Thursday, January 01, 2009

With Apologies to Mrs. H

I lay next to Andy, waiting for him to sleep. If I move too soon, we must start over from scratch, so I try to stay still. From the next room wafts the whispers, squeaks, squeals, and giggles of another sleepless boy. Most of it is soundified, incomprehensible gibberish, a steady stream of motor-sound and oral stim. Occasionally I catch a few of what were once words, or the current favorite mantra, which has clung to some thread of meaning, and which Joey finds hilariously funny. Over and over, chanting and giggling, Joey tries to talk himself to sleep.

Christmas break is hard. There is almost no chance of establishing a routine, a pattern from day to day to day to let Joey get his bearings and steer through the jumble of sound, glitter, and cold. I think the lack of daylight affects him, too. We do best with bedtime in spring and fall. In summer, the days are too long; in winter, they are too short. Even the simplest of structure eludes us. Getting up in the morning, he never knows when Dad will have the day off, even if it is mid-week. People may visit the house, which is topsy-turvy and filled with unusual, glittery items that only come out for about a month, sometimes just a week. The weather doesn't help, either; this year, it was 70 degrees one day, 40 degrees the next.

At first, he retreated to his computer, a safe haven of games that always act the same, once you figure out the rules of the game. But with so much to do and see and what-have-you, often there are stretches of unscheduled hours spent in cars, other homes, other places seeing other people and doing other things, all of which are unexpected, no matter how much warning I give him- and sometimes I have little warning myself. Left to self-regulate, sound becomes key. Clicking returns. Mantras- appropriate and otherwise- roar to life with a vengeance. It's the Witching Hour, all day, every day... and this year, for sixteen days (winter break is usually 13-14 days).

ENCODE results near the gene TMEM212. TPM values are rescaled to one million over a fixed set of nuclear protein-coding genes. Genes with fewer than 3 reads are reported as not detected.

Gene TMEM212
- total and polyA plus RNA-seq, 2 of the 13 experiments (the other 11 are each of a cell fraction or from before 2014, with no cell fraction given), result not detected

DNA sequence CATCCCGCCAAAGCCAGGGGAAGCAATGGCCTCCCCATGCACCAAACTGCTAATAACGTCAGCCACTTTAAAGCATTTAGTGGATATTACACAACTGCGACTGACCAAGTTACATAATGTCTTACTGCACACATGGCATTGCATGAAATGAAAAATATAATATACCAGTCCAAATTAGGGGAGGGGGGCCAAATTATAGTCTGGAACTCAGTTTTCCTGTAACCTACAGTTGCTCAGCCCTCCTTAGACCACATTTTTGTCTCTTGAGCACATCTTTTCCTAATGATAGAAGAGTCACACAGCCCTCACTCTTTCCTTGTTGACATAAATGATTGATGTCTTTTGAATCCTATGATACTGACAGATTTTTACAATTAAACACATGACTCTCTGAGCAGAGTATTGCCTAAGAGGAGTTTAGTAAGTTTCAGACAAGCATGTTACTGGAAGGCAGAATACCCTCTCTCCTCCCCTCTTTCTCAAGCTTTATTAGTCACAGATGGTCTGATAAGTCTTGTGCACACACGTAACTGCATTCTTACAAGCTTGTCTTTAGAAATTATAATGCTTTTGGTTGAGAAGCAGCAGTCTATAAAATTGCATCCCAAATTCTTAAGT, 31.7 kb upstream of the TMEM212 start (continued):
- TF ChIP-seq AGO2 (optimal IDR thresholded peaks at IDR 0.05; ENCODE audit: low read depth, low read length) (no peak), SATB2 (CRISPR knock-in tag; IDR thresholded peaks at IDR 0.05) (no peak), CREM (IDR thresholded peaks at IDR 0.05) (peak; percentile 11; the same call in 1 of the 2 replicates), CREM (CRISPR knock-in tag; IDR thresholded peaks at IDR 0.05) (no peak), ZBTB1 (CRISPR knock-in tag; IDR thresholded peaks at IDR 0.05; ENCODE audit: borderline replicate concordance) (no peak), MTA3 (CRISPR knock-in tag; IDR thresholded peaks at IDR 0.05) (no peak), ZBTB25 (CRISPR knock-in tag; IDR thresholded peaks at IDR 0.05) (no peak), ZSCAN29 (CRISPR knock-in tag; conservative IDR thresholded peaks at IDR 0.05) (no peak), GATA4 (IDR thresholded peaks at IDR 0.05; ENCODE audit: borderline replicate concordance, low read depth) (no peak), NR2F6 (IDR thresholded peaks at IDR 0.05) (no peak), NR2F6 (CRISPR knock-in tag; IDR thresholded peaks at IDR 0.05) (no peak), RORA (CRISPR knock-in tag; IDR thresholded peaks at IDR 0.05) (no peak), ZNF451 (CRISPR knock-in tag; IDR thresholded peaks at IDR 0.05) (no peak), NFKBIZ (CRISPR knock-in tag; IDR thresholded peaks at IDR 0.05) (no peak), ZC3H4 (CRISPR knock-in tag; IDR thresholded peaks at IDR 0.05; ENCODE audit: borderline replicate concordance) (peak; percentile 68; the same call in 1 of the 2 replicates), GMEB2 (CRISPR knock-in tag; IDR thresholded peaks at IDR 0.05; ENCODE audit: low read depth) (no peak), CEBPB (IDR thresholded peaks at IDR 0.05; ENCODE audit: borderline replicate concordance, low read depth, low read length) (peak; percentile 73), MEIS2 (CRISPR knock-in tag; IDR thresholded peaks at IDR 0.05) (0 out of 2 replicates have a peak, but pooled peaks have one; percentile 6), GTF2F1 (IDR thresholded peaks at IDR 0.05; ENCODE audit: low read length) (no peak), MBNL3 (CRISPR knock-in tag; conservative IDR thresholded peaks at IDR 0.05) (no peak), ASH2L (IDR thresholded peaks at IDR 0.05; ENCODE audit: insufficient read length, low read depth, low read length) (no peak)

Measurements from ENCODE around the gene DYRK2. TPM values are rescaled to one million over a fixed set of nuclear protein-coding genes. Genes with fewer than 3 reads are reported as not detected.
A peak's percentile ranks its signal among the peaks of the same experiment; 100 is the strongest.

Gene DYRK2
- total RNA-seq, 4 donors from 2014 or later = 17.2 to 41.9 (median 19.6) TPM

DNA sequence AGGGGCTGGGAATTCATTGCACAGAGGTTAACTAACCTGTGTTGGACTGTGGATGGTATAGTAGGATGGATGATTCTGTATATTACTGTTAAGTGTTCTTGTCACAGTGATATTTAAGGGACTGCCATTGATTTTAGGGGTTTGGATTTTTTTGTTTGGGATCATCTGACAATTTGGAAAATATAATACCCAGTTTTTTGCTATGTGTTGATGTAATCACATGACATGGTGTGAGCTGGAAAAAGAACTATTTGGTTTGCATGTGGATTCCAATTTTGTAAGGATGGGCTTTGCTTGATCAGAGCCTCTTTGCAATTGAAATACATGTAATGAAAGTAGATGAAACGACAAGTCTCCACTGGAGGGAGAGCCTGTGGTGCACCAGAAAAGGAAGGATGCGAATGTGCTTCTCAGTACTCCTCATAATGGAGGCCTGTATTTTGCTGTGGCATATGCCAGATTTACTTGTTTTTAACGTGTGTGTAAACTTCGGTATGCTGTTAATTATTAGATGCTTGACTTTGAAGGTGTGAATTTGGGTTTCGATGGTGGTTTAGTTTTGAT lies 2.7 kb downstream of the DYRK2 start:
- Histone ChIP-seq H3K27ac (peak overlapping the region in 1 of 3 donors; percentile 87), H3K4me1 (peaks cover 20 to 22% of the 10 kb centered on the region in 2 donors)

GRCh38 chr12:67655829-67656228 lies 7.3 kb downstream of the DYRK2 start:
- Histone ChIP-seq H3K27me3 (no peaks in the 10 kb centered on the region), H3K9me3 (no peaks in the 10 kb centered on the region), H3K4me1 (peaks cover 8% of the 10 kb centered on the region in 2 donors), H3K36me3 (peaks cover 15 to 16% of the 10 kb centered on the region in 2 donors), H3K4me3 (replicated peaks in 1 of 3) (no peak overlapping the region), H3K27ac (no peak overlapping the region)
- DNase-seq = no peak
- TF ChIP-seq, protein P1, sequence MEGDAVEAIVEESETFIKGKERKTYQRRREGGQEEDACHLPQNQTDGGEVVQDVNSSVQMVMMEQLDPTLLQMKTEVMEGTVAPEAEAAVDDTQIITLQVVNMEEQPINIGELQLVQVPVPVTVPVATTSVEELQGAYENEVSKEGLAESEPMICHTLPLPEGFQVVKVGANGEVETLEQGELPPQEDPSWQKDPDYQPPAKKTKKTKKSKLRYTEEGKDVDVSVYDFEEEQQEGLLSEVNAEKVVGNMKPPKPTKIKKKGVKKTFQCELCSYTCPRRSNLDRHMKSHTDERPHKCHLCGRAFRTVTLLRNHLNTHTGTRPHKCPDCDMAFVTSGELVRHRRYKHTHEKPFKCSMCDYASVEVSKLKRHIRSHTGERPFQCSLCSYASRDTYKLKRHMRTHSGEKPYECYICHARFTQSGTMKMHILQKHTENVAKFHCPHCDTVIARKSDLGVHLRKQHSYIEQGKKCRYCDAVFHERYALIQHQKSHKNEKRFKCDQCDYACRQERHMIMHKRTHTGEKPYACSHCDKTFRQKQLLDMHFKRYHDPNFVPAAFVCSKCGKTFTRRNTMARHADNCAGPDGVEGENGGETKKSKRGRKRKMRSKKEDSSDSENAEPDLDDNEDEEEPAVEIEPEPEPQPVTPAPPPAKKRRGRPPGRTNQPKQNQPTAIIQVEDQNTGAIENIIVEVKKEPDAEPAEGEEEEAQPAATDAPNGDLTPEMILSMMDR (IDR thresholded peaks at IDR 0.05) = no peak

I listen to the stream of whispers and giggles. At least he's happy. Or finds it funny. He did fine through Christmas day, then everything began to deteriorate. Mrs. H sent me home a happy, huggy, smiling boy, and I'm going to send her back a echolallic mess.

Happy 2009

Nobody else is stronger than I am
Yesterday I moved a mountain
I bet I could be your hero
I am a mighty little man.

-Steve Burns, Mighty Little Man

To all our mighty men and women, and their fabulous families: We love you. Happy New Year. Keep up the amazing work.

Wednesday, December 31, 2008

The funniest thing of all time.

A frequent perception of autistic kids is that they lack a sense of humor. Joey is not that way, though he has trouble with jokes; understanding them and telling them so that they're funny to others is extremely challenging for him.

So when I arrived back at the homestead after the day's work, I was greeted with, 'Does a snowman zerzer wiener? HAHAHAHAHAHAHAHA', accompanied by several Andy cackles.

Wha? Can he possibly have said what I thought I heard him say? Oh yes. 'Daddy, hahahaha, does a snowman, ka-ha-ha, have a WIEEEEENERR?' I lost it. Bad daddy, I know.  Apparently this had been a frequent refrain today on the less-than-stressfree outing to the Christmas store in Ashland. My bad.